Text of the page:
Remarks by President Obama and Prime Minister Kenny of Ireland After Bilateral Meeting
11:17 A.M. EDT
PRESIDENT OBAMA: All right, well top of the morning to you. It is good to welcome back Taoiseach Kenny and the delegation from the Emerald Isle, from Ireland. It is not quite St. Patrick’s Day yet, but nevertheless, we always like an excuse to celebrate our Irish heritage and, more importantly, to once again affirm the incredible friendship and partnership that we have with Ireland.
Taoiseach Kenny, when he first came into office, Ireland was in dire straits economically. And we’ve seen significant progress in the rebound of the Irish economy. Much as here in the United States, we’ve seen a strong recovery, but we also are aware that a lot more work needs to be done.
There was just an election in Ireland, and we live at a time when there’s a lot of volatility in the electoral process. But the one thing that is constant is the importance of us continuing to trade, continuing to encourage investment, and to boost jobs and opportunity in our respective countries.
We also have had an opportunity to discuss some of the larger issues that are impacting the region and the world. Ireland historically has punched above its weight when it comes to humanitarian assistance, dealing with migrants who are displaced because of war, peacekeeping activities around the world. And so we’ve been very grateful to hear the kinds of work that Ireland is already doing, and want to continue to partner with them on that front.
We had a chance to discuss the progress that’s been made in Northern Ireland with the Fresh Start Agreement, building on the previous agreements that have been made so that we can solidify the peace that is going to be so important for the people of Northern Ireland. And I’m very proud of the work that the United States -- most recently through our envoy, Gary Hart -- has done to help partner in that process. And I’ll have an opportunity to stop in and discuss some of these issues with the Northern Ireland leaders later today.
And we had a chance to discuss immigration, an issue that is near and dear to the hearts of the Irish people because they understand how important it’s been for Irish Americans, and it has given them a sense of compassion and sympathy and understanding about these issues generally. And I indicated to the Taoiseach that we are going to continue to work as hard as we can to find opportunities to make sure that the United States of America continues to be a nation of laws and a nation of immigrants. And we very much appreciate his insights in this.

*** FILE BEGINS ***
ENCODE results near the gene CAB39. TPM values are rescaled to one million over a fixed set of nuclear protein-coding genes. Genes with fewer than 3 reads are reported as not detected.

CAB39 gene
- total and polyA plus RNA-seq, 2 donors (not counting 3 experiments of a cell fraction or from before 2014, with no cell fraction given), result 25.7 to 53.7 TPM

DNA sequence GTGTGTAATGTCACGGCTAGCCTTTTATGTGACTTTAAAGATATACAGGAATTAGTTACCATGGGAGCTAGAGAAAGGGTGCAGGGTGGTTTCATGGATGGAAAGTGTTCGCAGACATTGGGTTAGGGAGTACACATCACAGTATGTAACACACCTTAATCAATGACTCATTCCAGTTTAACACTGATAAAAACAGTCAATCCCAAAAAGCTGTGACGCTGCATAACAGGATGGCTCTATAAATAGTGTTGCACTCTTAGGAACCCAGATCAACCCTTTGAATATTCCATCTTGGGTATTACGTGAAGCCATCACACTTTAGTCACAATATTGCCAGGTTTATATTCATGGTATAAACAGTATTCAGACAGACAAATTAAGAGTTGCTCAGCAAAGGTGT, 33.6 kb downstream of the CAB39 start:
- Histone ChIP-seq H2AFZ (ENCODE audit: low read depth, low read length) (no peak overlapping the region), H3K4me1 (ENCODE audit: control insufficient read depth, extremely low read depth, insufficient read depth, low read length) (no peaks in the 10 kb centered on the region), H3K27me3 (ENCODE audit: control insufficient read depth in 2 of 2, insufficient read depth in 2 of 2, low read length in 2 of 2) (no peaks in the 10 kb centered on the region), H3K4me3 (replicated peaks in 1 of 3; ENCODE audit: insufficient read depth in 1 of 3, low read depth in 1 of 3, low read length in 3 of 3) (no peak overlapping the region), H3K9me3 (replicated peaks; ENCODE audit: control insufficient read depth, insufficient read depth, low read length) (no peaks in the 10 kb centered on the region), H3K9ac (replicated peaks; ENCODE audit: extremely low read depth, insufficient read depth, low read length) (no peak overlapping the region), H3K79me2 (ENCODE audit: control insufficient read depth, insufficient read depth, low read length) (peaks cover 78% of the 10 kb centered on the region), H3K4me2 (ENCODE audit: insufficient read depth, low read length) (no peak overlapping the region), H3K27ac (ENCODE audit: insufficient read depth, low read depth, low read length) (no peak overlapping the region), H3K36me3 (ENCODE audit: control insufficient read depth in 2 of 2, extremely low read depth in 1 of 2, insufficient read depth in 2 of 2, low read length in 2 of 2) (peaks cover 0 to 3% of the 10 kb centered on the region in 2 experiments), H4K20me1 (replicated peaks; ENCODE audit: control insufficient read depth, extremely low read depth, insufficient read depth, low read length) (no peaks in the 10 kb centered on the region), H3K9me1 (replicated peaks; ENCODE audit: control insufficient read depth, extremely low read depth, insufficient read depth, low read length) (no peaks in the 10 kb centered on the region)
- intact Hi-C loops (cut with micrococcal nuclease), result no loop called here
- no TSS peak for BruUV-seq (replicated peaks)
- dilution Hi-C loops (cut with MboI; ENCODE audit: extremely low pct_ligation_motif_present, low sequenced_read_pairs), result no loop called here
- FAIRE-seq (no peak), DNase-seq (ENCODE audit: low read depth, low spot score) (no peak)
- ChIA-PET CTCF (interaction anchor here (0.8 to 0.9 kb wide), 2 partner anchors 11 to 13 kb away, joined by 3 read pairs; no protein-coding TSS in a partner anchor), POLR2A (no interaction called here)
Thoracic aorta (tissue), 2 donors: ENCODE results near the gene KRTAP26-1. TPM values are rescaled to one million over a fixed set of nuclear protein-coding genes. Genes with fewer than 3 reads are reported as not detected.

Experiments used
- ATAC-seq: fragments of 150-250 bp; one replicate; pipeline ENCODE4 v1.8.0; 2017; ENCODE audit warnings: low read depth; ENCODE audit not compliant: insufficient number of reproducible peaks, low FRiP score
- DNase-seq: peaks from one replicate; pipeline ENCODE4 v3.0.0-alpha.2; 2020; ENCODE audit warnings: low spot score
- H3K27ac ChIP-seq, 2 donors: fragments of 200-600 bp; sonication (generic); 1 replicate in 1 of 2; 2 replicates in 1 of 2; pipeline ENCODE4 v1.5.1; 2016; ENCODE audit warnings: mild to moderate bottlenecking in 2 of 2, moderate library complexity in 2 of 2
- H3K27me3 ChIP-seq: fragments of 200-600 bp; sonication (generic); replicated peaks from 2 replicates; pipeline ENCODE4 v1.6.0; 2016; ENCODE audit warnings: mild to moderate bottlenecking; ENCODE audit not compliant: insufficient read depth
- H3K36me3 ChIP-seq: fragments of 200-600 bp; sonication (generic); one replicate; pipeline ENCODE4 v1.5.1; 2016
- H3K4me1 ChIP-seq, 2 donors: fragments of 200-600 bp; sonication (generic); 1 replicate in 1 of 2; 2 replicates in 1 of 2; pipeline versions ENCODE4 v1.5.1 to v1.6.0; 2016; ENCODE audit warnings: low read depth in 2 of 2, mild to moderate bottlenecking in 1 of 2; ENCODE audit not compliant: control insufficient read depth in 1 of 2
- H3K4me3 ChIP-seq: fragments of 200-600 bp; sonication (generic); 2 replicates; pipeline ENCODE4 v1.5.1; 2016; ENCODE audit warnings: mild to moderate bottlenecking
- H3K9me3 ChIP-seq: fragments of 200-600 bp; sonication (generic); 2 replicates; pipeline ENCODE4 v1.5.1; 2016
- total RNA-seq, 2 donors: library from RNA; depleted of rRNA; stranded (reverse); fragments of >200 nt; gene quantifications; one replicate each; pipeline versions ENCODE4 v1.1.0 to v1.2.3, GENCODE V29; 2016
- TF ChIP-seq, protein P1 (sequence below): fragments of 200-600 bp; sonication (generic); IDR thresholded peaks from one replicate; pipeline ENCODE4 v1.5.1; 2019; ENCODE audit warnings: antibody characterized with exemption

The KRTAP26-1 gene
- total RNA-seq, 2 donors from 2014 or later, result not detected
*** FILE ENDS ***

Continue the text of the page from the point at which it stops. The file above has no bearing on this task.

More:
So, overall, it’s been an outstanding discussion as always. We’re going to have an opportunity to go over to the luncheon hosted by Speaker Ryan, and I’m sure enjoy some good music as well as some good food. And then, this afternoon we’ll have a wonderful St. Patrick’s Day reception. I’m pretty sure that the fountain is green out there. And Michelle and the girls all appreciate so much the travels they’ve had in Ireland. We’re always glad to reciprocate to the Taoiseach, the delegation, and all our friends from across the Atlantic.
PRIME MINISTER KENNY: I thank the President and First Lady and the American government for the privilege again as we’re here in the Oval Office to continue the very long tradition of connection with the United States and particularly in relation to St. Patrick’s Day.
The President has given you a rundown on the issues that we’ve discussed here. We had a conversation about the referendum in respect of Britain and its position with the European Union. We favor very strongly Britain remaining a separate member. And I think the President was interested in the challenges that Prime Minister Cameron faces both internally and externally, and I’ve given him an account of the workings of the European Council in bringing about the proposition that Prime Minister Cameron could actually put a referendum to his people.
I also gave the President a briefing on the background of the European Council meeting dealing with migration and the unprecedented challenge that this presents for members of the European Union with particular reference to some countries. And obviously, the next meeting continues on Thursday and Friday of this week, and I’ll go back to attend that.
I thanked President Obama for appointing Gary Hart. He had quite an influence on the workings and proceedings in the lead-in to the Fresh Start Agreement, which is now in operation. We thank the United States again for their continuing effort and interest in that. I referred to the ongoing interest of the Vice President and his work on that as well, and in reference to Ambassador O’Malley, who President Obama appointed.
We also spoke on a number of the other issues that affect us, and raised the question of the potential Norwegian Air deal with the President. And we hope that that can be brought to a conclusion sometime in the not-too-distant future.
Other than that, it’s been a great privilege to be here again. And I wish you and Michelle and Malia and Sasha the very best for the future. We’ve had a delightful breakfast hosted by the Vice President this morning. And we’re very happy to be back here in America and continue the connections that go back for several centuries now between our two countries. And we will work with you, and express the hope that the United States will continue to look at Ireland in a way that cements those foundations that are there for very many years.
11:24 A.M. EDT